By Robert Kittle
South Carolina lawmakers will be dealing with several bills next year that would put new restrictions on guns. Sen. Marlon Kimpson, D-Charleston, plans to file as many as five bills, including banning assault weapons, requiring gun registration, and requiring a permit to buy a gun.
He says his first bill was prompted by the murders of nine people at the Mother Emanuel Church in Charleston in June. Dylann Roof has been charged for that crime. Police say he was able to buy the gun he used because of a loophole in the law. The law requires a federal background check, but after three days a gun dealer is allowed to sell the gun even if the background check isn’t finished. That’s what happened with Roof’s purchase. Sen. Kimpson will file a bill that would require a background check to be finished before a sale, and would get rid of the three-day timeframe.
Another bill would require the registration of all guns, while another would require anyone wanting to buy a gun to first get a permit from the State Law Enforcement Division, similar to getting a concealed weapons permit. “We need to make sure that people carrying guns are properly registered, properly trained, so that those guns don’t get in the wrong hands and the people using them carry out lawful activities,” Sen. Kimpson says. “It’s not taking away your Second Amendment rights. You still have the lawful right to be armed. But we’ve got to be able to track and trace so that we can keep up with these guns.”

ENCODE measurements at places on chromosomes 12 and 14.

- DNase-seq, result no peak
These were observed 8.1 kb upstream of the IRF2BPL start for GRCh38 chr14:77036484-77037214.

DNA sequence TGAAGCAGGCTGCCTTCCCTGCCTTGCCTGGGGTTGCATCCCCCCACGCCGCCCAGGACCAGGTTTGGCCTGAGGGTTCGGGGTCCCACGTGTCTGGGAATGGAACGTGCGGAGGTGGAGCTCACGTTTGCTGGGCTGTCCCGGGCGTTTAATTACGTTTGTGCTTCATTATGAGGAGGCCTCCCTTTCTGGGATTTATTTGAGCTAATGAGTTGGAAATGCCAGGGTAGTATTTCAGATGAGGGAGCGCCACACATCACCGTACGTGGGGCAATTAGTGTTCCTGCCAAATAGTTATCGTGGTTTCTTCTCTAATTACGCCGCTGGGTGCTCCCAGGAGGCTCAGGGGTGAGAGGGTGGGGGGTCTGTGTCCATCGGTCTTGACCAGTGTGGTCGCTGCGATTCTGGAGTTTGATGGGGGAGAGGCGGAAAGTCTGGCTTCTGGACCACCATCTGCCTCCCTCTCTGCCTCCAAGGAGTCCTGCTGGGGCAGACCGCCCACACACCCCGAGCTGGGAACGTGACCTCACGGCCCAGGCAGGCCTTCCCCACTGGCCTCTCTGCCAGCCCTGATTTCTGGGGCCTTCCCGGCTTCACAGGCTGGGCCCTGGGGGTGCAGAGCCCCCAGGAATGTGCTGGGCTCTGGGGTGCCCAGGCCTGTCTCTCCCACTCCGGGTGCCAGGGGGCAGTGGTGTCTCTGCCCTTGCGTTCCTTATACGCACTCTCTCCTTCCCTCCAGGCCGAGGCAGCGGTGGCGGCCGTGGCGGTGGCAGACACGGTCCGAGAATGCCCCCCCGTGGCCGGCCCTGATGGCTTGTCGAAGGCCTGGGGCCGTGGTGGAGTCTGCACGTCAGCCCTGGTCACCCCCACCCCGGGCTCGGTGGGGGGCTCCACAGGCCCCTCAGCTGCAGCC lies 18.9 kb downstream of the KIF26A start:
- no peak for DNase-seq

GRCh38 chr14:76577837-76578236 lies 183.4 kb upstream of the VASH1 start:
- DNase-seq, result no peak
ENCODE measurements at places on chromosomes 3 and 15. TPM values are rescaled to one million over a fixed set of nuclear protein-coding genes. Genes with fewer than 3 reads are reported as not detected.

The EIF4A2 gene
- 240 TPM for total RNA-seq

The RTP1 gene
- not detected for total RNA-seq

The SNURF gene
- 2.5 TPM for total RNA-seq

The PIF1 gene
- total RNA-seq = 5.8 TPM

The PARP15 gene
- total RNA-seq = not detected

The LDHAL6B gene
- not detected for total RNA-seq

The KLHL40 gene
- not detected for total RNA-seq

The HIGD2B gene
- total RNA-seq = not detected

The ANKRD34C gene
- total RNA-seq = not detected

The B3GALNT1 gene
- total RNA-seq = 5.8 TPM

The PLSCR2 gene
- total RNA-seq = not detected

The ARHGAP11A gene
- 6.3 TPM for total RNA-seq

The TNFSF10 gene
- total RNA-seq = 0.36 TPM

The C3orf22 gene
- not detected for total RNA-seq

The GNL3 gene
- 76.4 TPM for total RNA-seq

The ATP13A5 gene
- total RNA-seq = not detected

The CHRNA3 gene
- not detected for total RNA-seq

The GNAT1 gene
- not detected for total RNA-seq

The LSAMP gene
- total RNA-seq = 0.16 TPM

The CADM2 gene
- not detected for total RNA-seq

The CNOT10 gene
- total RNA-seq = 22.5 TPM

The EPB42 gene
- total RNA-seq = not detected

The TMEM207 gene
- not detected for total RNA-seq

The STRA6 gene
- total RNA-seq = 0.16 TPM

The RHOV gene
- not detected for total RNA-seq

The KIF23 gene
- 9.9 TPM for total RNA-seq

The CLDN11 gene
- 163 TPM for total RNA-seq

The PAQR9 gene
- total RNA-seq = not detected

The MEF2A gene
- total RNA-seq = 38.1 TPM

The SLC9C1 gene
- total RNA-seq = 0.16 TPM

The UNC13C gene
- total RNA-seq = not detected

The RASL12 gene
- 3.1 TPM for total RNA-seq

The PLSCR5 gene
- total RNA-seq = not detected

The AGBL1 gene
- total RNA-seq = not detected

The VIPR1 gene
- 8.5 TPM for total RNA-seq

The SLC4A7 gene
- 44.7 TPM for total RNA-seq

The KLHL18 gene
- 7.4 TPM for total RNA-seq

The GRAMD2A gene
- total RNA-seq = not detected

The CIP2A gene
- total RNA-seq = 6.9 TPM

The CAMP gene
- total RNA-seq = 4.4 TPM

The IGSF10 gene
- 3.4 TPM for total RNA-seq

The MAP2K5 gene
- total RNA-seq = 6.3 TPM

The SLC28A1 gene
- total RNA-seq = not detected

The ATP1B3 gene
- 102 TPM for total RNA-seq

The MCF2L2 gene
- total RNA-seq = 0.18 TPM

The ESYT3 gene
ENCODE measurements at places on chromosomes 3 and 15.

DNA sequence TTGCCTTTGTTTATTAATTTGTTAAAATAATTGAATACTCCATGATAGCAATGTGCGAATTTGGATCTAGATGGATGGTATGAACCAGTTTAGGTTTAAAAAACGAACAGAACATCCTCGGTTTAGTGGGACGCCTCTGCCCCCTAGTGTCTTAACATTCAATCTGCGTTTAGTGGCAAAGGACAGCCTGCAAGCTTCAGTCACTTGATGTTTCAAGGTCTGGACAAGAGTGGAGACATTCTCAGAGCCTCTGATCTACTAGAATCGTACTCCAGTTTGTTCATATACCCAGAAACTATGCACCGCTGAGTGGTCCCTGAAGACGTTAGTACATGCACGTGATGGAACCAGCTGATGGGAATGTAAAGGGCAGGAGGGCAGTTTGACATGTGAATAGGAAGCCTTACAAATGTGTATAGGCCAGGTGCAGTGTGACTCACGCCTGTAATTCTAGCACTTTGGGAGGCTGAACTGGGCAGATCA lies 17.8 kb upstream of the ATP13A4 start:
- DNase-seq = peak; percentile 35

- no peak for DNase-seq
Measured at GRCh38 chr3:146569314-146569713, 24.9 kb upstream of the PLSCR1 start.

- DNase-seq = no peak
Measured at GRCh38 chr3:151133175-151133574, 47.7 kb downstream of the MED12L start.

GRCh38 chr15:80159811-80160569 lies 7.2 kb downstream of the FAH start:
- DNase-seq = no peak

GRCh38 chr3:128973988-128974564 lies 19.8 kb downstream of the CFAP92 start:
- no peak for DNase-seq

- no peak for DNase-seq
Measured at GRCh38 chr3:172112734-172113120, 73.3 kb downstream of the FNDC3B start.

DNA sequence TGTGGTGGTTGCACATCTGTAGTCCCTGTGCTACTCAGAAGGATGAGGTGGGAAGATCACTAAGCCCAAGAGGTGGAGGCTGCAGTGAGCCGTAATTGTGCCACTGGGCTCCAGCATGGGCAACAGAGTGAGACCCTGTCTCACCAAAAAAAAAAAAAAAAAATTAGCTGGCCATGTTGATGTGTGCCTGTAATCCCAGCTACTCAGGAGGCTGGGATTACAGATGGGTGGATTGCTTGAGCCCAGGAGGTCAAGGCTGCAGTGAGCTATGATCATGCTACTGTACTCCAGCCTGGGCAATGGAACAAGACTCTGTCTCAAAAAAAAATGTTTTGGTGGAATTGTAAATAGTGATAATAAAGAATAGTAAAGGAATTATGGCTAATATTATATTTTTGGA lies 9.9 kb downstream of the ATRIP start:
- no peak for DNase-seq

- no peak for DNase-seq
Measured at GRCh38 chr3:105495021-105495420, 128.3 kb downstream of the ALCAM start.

Another bill would ban assault weapons, which he would define as guns that are semi-automatic and have large magazines. “I believe that we ought not have people carrying military artillery on the streets of Charleston and the streets of Columbia,” he says.
His final bill would require a gun owner to report to SLED a lost or stolen gun.
Rep. Mike Pitts, R-Laurens, says he has no problem with eliminating the loophole in the background check law, as long as bureaucrats aren’t allowed to delay a purchase indefinitely. But he has big problems with the other bills.
“Gun confiscation begins with registration, and I will not go there,” he says.
“The federal ban on assault weapons didn’t change anything while it was in existence, and I certainly don’t think a state-level ban is going to do anything differently,” he says of that bill.
And he doesn’t think he should have to get a permit to buy a gun, especially since he’s a former police officer and soldier. “I don’t think I should have to be permitted to carry my weapon, under the Second Amendment, so I certainly don’t think I should have to be permitted to purchase,” he says.
He also doesn’t think a gun owner should be required to report a lost or stolen gun within a certain time period, partly because the owner might not be aware the gun was lost or stolen, but also because it puts the focus on the gun owner, instead of the criminal who stole it. He has a bill that would put much stiffer penalties in place for stealing a gun.
Sen. Kimpson says he hasn’t decided for sure whether he’ll pre-file all of his bills. He’s meeting with constituents first to get their input. “I am very respectful of the Second Amendment, but I am also very respectful of the fact that we have to do something about the escalating violence,” he says.